Burned timber

On a riverbank, green ferns can be seen growing amongst blackened trees burned in the Twin Creeks Fire on borough-owned land in Chiniak. The orange mark on the tree in the background is roughly 100 feet away from the stream, roughly the boundary around anadromous streams to protect them. May 18, 2016. Julie Herrmann/Kodiak Daily Mirror

During a discussion Thursday about buying trees to plant on burned and logged borough-owned land, several Kodiak Island Borough Assembly members suggested coupling the contract with one for the planting.

“I would presume that whoever we hire to put the trees in the ground, that part of their contract would include … that they manage it, because I want the vans to get here when they need them,” assembly member Dan Rohrer said. “There’s just a lot of logistics.”

“I absolutely recommend that this be paired with a single contract to reseed if we’re going to do this, so that we’re not buying the product and then having to manage the product and then having to coordinate,” assembly member Kyle Crow said. “I really think it’s a bad way to go for us to go ahead. I’ve been involved in too many projects where both contractors are pointing fingers at each other.”

But the trees are a sole source contract. Borough manager Michael Powers said the circumstances of the tree purchase meet the narrow criteria for a sole source contract. The borough attorney affirmed that, but a contract for replanting likely would not pass muster for sole sourcing.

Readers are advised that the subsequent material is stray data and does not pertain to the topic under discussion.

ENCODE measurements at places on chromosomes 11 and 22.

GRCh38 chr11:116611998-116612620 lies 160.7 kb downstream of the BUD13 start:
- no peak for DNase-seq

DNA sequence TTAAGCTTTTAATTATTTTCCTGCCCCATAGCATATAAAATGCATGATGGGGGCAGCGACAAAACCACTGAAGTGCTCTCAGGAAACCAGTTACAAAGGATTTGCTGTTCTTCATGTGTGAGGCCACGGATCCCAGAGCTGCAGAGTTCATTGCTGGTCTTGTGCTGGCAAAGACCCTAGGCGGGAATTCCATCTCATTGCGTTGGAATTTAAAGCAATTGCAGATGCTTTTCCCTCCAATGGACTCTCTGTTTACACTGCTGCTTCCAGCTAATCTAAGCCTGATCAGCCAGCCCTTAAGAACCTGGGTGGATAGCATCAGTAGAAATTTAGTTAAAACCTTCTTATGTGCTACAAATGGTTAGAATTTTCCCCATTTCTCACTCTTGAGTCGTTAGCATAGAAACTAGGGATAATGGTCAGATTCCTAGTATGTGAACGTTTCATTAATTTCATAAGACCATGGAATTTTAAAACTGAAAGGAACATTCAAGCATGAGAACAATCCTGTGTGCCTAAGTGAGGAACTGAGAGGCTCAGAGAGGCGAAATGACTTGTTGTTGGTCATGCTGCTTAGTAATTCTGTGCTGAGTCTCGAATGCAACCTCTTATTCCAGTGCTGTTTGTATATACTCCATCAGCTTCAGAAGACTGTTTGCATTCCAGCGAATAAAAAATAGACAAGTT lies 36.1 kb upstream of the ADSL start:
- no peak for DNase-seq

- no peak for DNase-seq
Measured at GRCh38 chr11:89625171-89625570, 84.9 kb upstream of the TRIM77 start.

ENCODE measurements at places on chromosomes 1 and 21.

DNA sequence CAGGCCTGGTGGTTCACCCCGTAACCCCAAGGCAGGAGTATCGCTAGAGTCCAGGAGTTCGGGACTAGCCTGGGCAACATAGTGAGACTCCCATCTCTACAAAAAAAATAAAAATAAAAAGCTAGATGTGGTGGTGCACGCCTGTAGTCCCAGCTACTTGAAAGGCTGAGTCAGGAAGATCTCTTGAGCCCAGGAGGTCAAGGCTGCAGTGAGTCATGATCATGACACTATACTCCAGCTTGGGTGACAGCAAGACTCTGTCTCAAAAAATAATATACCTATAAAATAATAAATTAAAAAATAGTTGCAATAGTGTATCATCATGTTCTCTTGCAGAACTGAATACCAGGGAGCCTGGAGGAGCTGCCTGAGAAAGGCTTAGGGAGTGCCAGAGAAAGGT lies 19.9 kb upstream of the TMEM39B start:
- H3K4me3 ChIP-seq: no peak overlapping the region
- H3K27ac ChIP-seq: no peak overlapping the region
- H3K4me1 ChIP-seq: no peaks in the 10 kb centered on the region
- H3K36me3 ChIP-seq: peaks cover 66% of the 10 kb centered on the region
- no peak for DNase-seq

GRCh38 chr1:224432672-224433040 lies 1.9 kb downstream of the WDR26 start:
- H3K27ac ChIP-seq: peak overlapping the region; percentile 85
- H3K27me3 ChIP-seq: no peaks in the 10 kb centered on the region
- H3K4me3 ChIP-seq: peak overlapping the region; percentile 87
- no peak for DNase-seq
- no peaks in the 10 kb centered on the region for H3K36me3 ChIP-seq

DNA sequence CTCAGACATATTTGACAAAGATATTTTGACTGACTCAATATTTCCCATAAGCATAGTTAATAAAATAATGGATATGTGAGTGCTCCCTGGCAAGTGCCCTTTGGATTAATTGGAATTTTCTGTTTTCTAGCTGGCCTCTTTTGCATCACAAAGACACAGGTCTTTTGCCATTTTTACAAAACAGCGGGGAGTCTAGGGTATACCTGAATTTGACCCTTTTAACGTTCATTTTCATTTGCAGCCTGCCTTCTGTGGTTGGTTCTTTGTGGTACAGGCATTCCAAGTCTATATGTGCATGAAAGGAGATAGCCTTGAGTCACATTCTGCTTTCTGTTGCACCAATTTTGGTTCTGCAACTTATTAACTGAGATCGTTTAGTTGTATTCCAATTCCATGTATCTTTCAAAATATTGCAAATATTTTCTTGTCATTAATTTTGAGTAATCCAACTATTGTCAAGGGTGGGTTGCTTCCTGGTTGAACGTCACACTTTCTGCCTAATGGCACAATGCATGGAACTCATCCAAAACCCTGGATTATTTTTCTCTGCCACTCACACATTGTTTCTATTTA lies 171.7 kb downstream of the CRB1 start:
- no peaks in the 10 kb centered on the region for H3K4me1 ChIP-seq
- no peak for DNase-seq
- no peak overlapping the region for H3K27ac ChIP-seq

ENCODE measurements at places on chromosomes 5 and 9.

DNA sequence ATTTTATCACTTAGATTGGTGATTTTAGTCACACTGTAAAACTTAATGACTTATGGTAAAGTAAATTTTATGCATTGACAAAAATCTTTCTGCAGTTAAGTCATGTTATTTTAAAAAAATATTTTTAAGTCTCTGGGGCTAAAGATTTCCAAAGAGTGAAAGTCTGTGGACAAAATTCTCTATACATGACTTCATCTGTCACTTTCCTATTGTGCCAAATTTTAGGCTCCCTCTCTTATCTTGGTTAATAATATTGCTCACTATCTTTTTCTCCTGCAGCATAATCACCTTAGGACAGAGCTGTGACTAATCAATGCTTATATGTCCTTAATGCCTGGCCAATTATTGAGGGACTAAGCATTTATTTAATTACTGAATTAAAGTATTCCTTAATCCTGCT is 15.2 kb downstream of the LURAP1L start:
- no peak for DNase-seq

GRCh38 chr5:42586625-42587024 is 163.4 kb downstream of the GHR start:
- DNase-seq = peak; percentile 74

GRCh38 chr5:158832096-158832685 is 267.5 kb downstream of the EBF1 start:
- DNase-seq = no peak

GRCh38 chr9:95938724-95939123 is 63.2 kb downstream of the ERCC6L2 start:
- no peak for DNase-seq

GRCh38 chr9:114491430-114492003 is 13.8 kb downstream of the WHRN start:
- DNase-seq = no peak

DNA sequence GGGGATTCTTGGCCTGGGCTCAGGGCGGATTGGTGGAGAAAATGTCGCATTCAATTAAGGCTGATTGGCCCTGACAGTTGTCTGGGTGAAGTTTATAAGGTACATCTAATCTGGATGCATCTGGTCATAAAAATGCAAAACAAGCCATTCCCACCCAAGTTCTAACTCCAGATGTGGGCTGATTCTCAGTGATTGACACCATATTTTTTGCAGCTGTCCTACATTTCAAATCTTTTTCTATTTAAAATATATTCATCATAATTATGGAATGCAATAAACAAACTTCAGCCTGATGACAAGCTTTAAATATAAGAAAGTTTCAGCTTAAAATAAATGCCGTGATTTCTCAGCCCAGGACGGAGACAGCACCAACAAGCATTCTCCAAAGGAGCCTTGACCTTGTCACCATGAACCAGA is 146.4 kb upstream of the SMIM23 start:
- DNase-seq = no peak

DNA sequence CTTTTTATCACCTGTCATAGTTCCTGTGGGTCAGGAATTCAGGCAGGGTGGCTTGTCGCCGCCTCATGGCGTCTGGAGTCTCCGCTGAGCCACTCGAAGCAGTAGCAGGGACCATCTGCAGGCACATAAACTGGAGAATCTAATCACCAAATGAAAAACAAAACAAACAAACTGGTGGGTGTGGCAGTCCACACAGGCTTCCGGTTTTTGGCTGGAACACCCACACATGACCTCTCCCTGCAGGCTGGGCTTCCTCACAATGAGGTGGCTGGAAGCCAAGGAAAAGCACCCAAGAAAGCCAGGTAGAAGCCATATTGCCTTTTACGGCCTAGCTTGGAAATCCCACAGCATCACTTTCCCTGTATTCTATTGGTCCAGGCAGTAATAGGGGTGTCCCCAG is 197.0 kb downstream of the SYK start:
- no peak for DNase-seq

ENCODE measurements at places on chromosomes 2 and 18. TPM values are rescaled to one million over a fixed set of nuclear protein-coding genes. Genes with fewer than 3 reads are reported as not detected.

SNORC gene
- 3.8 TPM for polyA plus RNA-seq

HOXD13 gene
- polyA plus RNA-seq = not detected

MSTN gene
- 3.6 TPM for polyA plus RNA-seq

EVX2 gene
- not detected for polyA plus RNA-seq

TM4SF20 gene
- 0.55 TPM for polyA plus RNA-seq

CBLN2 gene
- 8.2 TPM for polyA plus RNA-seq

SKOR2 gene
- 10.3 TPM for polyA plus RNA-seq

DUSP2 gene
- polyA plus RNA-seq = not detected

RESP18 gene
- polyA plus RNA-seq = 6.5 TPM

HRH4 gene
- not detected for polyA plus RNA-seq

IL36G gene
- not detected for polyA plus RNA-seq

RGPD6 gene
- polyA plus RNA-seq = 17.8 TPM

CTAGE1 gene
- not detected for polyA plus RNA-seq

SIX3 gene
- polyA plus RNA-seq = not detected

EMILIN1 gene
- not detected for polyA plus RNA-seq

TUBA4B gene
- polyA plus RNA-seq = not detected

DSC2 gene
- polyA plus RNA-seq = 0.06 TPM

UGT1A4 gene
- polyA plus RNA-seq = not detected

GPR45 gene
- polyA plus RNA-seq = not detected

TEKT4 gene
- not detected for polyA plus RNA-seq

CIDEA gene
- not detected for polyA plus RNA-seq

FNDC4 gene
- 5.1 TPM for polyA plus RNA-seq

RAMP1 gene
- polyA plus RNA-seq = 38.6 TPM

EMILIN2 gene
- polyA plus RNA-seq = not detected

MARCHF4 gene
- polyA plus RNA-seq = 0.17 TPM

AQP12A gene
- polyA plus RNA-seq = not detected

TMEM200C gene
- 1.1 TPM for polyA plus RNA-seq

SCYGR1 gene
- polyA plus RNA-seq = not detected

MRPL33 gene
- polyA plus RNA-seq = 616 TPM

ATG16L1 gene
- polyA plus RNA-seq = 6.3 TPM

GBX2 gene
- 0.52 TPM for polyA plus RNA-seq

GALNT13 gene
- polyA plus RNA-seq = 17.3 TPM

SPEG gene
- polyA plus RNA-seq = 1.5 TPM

The tree purchase decision has to be made soon, but a bidding process to select a planter will take months, so the contracts couldn’t be paired from the start.

How the assembly will come down on the decision to replant at the Aug. 18 meeting remains up in the air. Rebecca Skinner said she would be absent next week, leaving six assembly members to vote on the issue, which could lead to a tie vote.

Larry LeDoux and Rohrer have said they support replanting, while Dennis Symmons has said he opposes it and Crow seemed to lean toward not replanting the whole area. He has said the money could go toward fixing a deficit in the borough budget.

Symmons added that he will make a motion at the next meeting to cap the budget, likely at around $100,000.

“I like the fact of doing some planting,” Symmons said, mentioning just planting around homes.

The current contract is for a little over $120,000. The assembly budgeted $315,000 for the replanting.

During the work session, the assembly also removed an item amending the uniform plumbing code and national electric code from the meeting agenda saying they wished to wait until after a joint work session with the Kodiak City Council on Aug. 23.

After the work session, the assembly reconvened their special meeting for the clerk’s evaluation. Members took no action afterward.

Contact staff reporter Julie Herrmann at julie@kodiakdailymirror.com.

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